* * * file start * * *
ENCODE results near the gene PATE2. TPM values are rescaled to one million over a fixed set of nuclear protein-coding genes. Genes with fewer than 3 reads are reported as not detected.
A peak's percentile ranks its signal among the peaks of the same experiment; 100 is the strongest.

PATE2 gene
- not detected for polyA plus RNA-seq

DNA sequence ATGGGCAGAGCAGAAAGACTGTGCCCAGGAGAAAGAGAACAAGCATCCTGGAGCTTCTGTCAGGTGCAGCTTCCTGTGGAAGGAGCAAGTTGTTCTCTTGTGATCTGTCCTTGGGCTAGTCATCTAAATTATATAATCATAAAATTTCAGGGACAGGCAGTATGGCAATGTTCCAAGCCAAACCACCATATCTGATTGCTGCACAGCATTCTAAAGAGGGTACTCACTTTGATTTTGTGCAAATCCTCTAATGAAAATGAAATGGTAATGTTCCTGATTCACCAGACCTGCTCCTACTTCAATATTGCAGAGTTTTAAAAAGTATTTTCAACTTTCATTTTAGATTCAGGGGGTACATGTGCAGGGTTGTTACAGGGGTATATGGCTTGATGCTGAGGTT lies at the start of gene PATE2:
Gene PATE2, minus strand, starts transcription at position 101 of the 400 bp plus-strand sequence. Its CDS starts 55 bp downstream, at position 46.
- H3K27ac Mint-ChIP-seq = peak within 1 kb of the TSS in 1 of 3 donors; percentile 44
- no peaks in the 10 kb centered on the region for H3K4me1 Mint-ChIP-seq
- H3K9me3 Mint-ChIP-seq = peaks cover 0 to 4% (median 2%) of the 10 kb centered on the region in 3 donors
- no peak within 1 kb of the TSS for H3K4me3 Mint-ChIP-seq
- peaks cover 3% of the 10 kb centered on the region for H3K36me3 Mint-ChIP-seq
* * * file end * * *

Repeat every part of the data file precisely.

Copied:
ENCODE results near the gene PATE2. TPM values are rescaled to one million over a fixed set of nuclear protein-coding genes. Genes with fewer than 3 reads are reported as not detected.
A peak's percentile ranks its signal among the peaks of the same experiment; 100 is the strongest.

PATE2 gene
- not detected for polyA plus RNA-seq

DNA sequence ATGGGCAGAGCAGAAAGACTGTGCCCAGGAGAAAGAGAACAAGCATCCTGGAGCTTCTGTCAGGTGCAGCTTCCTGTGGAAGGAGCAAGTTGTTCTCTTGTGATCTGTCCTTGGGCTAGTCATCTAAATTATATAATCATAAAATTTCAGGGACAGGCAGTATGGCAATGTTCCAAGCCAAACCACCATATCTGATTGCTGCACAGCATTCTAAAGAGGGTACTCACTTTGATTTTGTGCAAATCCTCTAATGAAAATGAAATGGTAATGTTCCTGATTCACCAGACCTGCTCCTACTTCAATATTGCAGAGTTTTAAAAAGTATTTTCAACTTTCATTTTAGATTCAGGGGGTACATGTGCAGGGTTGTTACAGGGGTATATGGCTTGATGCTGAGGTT lies at the start of gene PATE2:
Gene PATE2, minus strand, starts transcription at position 101 of the 400 bp plus-strand sequence. Its CDS starts 55 bp downstream, at position 46.
- H3K27ac Mint-ChIP-seq = peak within 1 kb of the TSS in 1 of 3 donors; percentile 44
- no peaks in the 10 kb centered on the region for H3K4me1 Mint-ChIP-seq
- H3K9me3 Mint-ChIP-seq = peaks cover 0 to 4% (median 2%) of the 10 kb centered on the region in 3 donors
- no peak within 1 kb of the TSS for H3K4me3 Mint-ChIP-seq
- peaks cover 3% of the 10 kb centered on the region for H3K36me3 Mint-ChIP-seq